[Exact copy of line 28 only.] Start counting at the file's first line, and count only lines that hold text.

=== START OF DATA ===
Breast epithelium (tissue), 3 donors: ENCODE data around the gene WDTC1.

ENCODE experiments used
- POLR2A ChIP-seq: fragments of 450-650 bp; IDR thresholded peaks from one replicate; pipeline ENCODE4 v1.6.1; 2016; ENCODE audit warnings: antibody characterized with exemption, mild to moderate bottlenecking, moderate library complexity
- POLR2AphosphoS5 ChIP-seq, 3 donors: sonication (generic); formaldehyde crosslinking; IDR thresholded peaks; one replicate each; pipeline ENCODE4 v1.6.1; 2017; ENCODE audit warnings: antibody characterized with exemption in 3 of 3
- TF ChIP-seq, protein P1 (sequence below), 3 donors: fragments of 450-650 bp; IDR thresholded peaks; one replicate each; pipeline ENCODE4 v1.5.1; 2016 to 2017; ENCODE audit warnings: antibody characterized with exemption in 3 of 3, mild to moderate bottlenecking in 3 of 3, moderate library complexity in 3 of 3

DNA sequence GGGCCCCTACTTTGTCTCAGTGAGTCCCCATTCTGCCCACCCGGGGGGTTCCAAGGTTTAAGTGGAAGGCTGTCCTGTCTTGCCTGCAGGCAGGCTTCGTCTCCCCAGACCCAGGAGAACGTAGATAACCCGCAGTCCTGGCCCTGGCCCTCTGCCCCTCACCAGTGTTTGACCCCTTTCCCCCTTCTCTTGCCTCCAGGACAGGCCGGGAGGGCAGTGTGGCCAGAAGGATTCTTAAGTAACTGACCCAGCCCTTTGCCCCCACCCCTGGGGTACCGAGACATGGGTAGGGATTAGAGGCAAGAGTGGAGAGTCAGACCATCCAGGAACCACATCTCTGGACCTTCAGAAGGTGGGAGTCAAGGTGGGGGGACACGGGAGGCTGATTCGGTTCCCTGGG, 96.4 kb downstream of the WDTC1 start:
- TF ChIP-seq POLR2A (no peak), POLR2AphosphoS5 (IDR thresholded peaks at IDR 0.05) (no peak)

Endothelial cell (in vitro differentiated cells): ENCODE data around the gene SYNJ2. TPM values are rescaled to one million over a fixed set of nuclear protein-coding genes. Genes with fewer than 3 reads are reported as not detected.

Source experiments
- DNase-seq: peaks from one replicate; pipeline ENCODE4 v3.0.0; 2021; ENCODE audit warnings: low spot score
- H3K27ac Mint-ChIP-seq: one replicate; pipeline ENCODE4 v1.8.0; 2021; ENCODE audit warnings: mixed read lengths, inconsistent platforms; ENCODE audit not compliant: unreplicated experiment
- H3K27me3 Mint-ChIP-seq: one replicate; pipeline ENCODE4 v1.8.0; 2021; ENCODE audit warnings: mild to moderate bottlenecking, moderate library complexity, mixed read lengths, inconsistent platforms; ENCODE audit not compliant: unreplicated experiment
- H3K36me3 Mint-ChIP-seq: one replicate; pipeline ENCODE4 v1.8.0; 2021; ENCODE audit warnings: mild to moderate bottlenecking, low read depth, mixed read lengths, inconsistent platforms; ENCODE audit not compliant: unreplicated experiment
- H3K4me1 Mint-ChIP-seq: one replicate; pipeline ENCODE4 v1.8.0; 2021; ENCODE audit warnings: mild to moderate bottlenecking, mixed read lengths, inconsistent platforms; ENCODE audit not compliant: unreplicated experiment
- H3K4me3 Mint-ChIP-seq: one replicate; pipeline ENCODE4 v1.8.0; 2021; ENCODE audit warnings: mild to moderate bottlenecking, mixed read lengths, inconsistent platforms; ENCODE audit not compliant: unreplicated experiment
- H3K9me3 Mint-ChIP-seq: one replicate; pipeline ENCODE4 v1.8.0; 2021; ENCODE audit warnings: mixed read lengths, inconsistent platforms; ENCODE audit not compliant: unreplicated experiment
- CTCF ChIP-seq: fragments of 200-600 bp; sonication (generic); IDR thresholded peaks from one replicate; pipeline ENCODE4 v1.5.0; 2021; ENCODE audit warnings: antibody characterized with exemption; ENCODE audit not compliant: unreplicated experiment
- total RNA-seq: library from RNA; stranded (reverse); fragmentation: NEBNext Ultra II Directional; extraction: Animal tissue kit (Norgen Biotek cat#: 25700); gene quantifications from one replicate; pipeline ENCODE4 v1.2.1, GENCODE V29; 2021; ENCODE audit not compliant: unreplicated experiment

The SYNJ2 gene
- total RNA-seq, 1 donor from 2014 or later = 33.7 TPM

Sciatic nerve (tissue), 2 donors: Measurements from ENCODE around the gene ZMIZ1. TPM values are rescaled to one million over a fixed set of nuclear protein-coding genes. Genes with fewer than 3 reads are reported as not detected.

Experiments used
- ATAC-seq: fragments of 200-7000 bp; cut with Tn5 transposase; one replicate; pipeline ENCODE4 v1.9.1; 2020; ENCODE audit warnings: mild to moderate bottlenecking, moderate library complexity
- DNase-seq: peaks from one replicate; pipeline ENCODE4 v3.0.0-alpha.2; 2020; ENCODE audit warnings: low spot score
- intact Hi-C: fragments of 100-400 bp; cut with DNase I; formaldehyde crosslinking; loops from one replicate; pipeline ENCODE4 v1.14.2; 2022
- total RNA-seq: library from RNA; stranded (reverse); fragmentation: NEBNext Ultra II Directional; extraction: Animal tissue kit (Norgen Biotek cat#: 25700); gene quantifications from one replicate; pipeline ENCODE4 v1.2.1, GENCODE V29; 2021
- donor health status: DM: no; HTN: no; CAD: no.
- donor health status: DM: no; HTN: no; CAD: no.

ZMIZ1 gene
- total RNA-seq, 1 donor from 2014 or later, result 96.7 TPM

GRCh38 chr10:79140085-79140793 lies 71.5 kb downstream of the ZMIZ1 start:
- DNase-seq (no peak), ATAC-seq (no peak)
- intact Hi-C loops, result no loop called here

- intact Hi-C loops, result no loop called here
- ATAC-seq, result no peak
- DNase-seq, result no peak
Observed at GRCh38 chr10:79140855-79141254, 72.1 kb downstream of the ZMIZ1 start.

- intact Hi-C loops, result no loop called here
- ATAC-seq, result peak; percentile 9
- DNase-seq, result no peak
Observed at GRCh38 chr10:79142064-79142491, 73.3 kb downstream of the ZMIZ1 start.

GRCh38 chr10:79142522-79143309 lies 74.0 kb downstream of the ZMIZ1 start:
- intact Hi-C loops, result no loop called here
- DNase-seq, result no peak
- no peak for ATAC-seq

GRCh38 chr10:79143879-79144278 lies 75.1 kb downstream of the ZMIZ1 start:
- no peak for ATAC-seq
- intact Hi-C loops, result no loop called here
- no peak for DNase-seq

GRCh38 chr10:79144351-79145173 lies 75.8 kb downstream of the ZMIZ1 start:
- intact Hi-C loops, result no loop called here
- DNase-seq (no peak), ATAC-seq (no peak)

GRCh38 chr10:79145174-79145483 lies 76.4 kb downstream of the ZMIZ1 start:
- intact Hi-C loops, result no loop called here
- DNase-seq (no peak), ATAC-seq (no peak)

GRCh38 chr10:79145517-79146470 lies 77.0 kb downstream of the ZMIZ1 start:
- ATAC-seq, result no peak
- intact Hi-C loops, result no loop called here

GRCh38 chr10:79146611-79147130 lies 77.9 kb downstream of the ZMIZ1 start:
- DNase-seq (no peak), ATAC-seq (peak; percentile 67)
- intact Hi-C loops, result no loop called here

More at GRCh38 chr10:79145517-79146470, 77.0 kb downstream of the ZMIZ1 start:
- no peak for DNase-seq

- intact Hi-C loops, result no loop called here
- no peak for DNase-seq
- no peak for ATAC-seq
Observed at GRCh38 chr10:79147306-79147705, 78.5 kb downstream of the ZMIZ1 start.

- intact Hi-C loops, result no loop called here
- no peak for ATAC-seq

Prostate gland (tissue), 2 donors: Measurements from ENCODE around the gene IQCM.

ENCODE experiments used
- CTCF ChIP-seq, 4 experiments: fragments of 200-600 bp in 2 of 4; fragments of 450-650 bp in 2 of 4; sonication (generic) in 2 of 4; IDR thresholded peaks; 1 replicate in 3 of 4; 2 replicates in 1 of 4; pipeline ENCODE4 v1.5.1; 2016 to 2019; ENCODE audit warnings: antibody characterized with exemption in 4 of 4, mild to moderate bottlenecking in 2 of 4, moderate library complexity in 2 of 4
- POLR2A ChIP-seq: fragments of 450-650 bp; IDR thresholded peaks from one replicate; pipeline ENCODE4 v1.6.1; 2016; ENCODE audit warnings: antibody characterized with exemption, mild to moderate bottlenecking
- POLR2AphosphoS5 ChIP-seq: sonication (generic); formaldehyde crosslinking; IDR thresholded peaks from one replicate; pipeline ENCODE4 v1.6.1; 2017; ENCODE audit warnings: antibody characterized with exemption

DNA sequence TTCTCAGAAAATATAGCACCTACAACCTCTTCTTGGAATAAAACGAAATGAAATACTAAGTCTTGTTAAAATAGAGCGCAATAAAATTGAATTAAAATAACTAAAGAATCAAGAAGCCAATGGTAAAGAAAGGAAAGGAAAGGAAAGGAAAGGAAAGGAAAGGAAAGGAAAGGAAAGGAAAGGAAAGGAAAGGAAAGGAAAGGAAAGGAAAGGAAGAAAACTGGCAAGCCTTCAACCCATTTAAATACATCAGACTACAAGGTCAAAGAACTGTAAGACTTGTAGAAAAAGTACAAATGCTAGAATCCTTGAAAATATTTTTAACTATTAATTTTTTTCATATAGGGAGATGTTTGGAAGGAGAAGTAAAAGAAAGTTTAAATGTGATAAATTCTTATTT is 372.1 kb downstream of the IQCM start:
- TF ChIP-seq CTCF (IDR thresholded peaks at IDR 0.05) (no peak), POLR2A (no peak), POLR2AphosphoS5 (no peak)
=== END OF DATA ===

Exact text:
- donor health status: DM: no; HTN: no; CAD: no.